• Title 15 -Commerce and Trade
  • Title 45 – Railroads
  • Title 49 – Transportation

For those readers interested in the U.S. Code breakout, go here:

Each agency will have a subagency or department specifically dedicated to the particular industry that is the pool of potential investments value investors create. For example, within the Department of Transportation, there is a a department that governs railways. It is the Federal Railroad Administration. It is here that a value investor will find guidance and standards as it relates to railroads. Within the research and development section, an investor can find all sorts of library information including research papers, technical reports, and results.

One of the benefits the government provides are audits of certain industries and their members. Some industries are highly regulated to the point where the government frequently audits their financial performance. For example, banks are highly regulated. Under the Federal Deposit Insurance Corporation’s Law, Regulations and Related Acts, Section 5000 for Policies and Procedures:

“In accordance with Section 36 of the Federal Deposit Insurance Act, as implemented by 12 CFR Part 363, each insured depository institution with $500 million or more in total assets at the beginning of its fiscal year is required to file with the FDIC and the appropriate federal banking agency, an annual report, including its financial statements which have been audited by an independent public accountant, and a management report and independent public accountant’s attestation concerning both the effectiveness of the institution’s internal controls for financial reporting and its compliance with designated safety and soundness laws. In addition, each such institution is required to have an audit committee consisting entirely of outside directors who are independent of management. For state nonmember banks subject to Section 36 and Part 363, these audit and audit committee requirements take precedence over the provisions of this Statement of Policy.”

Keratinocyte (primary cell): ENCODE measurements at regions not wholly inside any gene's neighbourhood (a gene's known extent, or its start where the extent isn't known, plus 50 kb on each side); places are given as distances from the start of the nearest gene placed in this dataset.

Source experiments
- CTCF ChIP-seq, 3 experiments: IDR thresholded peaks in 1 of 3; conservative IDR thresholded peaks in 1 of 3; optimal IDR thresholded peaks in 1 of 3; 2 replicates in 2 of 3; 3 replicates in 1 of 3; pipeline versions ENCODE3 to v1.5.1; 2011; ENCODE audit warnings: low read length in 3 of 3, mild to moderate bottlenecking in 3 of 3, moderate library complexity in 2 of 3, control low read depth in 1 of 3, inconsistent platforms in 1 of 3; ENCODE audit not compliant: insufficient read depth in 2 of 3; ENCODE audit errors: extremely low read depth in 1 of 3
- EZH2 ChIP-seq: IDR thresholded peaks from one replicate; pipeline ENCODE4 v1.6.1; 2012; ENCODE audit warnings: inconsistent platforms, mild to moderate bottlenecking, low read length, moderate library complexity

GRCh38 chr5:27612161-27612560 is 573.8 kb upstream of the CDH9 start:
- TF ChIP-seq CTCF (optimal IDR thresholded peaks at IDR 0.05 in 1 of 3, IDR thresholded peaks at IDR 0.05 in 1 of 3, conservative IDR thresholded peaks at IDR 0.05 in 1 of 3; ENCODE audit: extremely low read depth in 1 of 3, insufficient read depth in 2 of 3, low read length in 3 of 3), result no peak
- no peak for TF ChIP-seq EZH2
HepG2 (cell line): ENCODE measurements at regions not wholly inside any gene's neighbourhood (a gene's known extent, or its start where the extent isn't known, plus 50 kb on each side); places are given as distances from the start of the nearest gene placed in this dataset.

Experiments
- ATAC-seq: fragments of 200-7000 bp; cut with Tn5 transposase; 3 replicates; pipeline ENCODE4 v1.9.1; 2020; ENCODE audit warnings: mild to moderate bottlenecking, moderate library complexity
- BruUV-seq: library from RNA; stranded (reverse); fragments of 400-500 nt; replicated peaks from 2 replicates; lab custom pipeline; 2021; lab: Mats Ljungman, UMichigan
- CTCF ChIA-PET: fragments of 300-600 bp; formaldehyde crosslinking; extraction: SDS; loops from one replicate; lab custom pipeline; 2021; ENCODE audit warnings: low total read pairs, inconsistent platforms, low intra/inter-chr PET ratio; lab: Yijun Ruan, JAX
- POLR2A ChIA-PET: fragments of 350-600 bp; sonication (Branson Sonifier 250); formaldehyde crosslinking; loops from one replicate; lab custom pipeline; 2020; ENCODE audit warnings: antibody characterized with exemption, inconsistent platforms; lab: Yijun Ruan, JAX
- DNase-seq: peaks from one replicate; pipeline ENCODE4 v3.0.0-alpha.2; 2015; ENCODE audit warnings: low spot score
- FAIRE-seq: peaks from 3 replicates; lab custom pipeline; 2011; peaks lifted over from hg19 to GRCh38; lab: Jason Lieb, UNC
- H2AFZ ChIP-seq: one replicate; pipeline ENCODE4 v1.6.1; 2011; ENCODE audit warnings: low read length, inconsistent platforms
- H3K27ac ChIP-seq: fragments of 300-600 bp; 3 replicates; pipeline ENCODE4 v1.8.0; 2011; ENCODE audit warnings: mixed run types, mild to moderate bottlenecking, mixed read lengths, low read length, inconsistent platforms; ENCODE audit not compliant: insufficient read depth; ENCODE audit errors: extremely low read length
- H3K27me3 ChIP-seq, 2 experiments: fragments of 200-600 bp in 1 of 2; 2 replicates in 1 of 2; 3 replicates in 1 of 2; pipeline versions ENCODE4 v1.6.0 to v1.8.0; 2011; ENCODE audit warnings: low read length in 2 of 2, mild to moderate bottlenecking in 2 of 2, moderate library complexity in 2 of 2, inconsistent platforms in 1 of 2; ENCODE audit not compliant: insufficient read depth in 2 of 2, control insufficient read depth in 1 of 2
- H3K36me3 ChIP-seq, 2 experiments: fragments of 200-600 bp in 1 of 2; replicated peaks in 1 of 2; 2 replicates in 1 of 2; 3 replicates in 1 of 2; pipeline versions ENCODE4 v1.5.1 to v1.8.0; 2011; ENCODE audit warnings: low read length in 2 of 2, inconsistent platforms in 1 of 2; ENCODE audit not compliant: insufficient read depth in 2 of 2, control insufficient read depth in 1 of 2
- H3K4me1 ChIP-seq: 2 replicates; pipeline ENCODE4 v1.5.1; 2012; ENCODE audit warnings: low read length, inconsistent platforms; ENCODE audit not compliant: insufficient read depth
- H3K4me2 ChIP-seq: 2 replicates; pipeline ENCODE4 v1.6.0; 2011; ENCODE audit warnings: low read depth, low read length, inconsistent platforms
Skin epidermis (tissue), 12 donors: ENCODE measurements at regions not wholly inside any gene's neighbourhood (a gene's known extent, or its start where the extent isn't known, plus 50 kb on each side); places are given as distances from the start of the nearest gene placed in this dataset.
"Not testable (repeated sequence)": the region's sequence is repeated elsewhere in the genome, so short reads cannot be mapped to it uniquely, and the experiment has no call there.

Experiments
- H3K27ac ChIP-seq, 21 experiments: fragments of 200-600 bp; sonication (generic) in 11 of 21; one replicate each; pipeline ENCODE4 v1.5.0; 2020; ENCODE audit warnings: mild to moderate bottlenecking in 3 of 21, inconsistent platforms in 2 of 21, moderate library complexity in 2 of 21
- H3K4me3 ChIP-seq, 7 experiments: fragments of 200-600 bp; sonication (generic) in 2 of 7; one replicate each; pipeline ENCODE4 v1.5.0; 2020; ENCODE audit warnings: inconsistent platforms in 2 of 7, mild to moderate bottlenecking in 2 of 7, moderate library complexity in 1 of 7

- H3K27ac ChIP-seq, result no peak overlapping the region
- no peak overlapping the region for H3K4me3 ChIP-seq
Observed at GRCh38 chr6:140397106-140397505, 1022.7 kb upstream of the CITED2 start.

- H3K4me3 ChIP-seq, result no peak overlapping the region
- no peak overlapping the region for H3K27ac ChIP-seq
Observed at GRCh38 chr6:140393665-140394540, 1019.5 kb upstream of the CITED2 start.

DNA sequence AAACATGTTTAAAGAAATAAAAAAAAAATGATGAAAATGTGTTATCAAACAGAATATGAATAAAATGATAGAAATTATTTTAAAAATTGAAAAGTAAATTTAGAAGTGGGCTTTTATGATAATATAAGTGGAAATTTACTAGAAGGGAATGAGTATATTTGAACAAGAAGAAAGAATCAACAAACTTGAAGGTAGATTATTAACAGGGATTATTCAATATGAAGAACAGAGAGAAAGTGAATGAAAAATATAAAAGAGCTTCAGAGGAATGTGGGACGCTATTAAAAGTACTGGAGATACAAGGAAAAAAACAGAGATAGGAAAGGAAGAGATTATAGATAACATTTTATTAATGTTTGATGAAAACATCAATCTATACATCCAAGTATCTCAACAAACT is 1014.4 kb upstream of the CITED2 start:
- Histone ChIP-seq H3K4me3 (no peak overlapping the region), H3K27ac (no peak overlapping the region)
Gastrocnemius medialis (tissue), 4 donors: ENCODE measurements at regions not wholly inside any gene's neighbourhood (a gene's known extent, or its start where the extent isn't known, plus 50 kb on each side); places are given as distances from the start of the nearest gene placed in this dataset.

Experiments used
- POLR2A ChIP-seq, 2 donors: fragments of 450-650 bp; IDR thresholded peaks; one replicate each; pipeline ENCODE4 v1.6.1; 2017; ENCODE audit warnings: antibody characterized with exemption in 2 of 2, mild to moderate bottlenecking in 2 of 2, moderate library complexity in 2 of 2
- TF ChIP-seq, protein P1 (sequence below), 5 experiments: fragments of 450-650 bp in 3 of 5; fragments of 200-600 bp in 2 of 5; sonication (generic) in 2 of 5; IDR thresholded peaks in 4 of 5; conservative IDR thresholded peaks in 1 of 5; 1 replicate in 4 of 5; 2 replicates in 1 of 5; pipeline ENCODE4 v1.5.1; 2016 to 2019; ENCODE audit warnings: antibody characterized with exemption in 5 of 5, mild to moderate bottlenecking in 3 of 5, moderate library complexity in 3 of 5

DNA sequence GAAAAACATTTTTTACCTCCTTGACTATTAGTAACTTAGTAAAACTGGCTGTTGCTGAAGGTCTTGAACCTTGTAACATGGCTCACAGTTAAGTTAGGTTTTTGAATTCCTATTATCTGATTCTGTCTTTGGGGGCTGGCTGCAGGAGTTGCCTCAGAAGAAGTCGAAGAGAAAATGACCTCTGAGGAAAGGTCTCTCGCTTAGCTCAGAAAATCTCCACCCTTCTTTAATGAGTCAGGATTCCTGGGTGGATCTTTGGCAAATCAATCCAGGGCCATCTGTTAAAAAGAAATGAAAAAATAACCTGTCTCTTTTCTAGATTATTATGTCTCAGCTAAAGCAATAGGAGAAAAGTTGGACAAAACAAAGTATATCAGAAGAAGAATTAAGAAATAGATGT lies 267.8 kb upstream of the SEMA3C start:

This information is publicly available. In addition, the data is compiled for a peer group average. This average is tiered for banks of certain sizes in terms of assets. Thus, an average standard is generated in these reports for comparative purposes. This data is compiled by the Federal Financial Institutions Examination Council and is retrievable from that agency’s website.

This further substantiates why it is so much better to only consider high quality top 2000 companies for investment purposes. In most cases, strict governmental regulation is required for these companies. This further reduces their respective risk of default which in turn improves the safety margin of investment. Therefore, when a value investor discovers an investment opportunity, the associated risk is reduced significantly as there is more public information available to protect the investor. Remember, the first of the four principles of value investment is risk reduction. The government information also augments the calculation tied to intrinsic value, the second principle of value investing.

A good perfunctory requirement of value investing is to research the respective governmental authority related to the industry you select for your pool of investments. The three existing pools of investments on this website have their resources page included in that pool’s directory. There are many supplementary articles written for certain governmental standards with each pool. You must be a member of this site’s Value Investment Club to access this information.

The next level of authority customarily comes from the industry’s associations, consortiums, and academia.

Industry Standards – Academia, Journals, Associations and Industry Boards